Thurs 1/30: Justin Kaspar (Univ. of Mich.): Superheating the solar wind and solar corona

in Seminars
January 29th, 2014

Space Physics Seminar

Justin Kasper
University of Michigan

Superheating the solar wind and solar corona

 

Thursday, January 30, 2014
725 Commonwealth Ave.
Refreshments at 3:30pm in CAS 500
Talk begins at 4:00pm in CAS 502

Abstract:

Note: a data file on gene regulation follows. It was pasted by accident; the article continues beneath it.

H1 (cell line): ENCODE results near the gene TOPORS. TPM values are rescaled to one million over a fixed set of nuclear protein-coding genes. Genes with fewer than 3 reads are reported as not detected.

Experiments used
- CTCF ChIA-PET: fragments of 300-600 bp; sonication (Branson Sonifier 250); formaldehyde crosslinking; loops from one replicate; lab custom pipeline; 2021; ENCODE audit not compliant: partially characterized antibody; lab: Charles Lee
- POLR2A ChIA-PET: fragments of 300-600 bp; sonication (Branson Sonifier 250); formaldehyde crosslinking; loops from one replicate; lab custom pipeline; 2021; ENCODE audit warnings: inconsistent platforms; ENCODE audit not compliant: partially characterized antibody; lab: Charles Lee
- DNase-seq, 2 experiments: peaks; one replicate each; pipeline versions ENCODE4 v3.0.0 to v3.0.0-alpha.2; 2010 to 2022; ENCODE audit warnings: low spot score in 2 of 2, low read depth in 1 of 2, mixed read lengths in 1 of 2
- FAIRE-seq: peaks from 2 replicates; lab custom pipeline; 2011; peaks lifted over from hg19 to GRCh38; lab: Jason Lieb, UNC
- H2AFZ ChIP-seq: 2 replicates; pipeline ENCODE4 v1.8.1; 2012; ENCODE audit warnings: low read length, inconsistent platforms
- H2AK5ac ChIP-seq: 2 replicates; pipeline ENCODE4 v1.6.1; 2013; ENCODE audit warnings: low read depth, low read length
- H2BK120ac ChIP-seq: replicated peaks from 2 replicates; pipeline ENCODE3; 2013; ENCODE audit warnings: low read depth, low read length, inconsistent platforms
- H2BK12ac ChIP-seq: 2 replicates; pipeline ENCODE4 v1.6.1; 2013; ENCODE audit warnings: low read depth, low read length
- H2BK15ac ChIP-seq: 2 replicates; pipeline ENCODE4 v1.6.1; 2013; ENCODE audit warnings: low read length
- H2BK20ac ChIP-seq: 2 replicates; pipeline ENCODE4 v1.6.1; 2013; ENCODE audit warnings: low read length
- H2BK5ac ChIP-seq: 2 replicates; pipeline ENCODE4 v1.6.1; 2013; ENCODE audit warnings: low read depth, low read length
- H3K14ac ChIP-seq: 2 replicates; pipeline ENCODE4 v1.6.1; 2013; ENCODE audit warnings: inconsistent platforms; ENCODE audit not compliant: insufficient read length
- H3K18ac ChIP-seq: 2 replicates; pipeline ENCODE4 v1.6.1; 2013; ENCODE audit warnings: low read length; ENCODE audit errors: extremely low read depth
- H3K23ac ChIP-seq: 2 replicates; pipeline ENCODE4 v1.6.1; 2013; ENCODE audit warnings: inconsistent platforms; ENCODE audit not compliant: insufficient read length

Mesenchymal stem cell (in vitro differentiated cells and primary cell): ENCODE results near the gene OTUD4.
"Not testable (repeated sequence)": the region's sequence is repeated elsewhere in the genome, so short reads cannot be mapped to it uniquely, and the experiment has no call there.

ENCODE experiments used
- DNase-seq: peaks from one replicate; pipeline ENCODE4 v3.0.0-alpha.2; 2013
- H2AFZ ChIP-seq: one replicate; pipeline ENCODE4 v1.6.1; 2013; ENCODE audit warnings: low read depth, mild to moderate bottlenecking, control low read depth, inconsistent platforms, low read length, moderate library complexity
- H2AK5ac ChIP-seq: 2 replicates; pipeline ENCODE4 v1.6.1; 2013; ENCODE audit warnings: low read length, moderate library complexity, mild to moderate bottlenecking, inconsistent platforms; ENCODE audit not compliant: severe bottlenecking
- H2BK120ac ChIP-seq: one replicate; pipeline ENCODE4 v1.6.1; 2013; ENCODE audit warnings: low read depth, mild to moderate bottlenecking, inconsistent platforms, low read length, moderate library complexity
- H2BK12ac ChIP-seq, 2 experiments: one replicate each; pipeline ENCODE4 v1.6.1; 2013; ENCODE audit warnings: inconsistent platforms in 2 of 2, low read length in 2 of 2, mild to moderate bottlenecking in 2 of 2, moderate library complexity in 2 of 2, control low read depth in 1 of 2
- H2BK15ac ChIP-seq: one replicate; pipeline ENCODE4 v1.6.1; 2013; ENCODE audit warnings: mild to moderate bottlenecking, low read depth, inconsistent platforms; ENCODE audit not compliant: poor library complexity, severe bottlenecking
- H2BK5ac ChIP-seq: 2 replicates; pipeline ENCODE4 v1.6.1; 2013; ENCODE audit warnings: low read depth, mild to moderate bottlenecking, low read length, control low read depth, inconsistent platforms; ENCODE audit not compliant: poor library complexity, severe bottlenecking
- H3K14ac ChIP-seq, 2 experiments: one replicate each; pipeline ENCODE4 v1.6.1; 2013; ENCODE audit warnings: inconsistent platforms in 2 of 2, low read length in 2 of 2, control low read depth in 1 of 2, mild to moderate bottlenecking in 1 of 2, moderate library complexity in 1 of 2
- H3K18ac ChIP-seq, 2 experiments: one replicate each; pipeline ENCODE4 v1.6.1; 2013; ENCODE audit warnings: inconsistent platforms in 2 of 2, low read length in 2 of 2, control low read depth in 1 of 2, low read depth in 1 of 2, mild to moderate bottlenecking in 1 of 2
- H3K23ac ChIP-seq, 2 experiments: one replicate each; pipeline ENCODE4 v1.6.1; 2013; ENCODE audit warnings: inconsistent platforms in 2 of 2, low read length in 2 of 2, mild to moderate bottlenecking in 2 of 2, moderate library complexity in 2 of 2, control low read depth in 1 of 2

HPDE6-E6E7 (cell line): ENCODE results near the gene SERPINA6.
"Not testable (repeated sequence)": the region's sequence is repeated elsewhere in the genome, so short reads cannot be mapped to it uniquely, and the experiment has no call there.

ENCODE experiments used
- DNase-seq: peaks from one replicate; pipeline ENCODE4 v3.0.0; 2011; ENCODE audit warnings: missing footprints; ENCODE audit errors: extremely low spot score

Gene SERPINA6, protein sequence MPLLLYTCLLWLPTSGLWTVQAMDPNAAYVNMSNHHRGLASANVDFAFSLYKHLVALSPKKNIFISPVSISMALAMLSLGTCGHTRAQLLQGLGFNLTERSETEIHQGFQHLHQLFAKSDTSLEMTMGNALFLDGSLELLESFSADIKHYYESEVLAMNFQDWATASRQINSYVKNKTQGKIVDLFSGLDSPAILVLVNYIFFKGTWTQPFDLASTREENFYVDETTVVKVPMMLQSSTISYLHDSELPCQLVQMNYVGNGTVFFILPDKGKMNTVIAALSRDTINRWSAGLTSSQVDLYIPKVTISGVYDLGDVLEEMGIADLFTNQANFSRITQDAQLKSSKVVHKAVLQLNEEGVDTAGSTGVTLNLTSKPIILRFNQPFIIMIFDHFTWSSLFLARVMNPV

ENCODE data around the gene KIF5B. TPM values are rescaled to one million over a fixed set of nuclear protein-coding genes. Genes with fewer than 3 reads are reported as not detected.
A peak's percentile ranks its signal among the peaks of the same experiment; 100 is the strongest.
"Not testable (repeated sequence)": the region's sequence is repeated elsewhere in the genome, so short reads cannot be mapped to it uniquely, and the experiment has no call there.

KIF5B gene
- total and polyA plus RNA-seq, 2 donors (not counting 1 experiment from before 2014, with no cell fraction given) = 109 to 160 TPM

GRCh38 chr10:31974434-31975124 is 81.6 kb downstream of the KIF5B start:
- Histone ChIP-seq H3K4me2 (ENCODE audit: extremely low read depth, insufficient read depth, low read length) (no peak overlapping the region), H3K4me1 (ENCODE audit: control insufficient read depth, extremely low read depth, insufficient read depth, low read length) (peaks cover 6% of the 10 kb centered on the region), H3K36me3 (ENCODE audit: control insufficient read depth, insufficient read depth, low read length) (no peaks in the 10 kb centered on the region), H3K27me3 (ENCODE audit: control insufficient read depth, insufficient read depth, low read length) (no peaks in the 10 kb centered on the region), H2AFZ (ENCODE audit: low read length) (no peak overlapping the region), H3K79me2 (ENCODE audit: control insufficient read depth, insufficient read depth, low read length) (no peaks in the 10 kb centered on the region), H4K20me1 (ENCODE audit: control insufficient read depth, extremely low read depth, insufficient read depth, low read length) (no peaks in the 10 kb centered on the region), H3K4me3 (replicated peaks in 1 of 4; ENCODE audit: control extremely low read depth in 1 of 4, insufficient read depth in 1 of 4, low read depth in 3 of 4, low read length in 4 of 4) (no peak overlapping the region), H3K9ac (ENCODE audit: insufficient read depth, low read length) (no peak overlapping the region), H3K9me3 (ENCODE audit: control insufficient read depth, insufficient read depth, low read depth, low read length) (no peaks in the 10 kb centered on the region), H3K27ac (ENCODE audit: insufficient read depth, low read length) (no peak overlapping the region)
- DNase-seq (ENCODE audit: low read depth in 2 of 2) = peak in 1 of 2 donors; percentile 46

Observations of the solar wind are a uniquely powerful tool for testing theories of coronal heating because we can directly observe particles and their interactions with electromagnetic structures and fluctuations. However, there are challenges. A mechanism that works well in the solar wind may not be applicable to regions in the corona where the plasma beta is much smaller; a non-thermal aspect of the solar wind could reflect an ongoing process or be a relic signature of events deep in the corona. The purpose of this presentation is to demonstrate how large solar wind datasets may be used to determine how heating mechanisms depend on ambient plasma conditions, such as plasma beta, and to illustrate a new technique for unfolding the overall heating history of solar wind from the corona into interplanetary space. We focus on the question of the relative heating of ionized hydrogen and helium in the solar wind as a function of plasma beta, differential ion flow, and plasma beta. We demonstrate that the preferential heating of helium is regulated by both differential flow and plasma beta, and compare our observations with several theories of ion heating. In particular, we propose an extension of the resonance condition for parallel-propagating ion cyclotron waves for finite temperatures, and show that the resulting predictions for the beta-dependence of relative ion heating compare favorably with our observations. Finally, we show how the dependence of ion properties on the Coulomb collisional age of the plasma can be inverted to estimate the relative strength of this heating mechanism as a function of distance from the Sun. Our predictions for the inner heliosphere will be tested directly by the upcoming Solar Probe Plus and Solar Orbiter missions.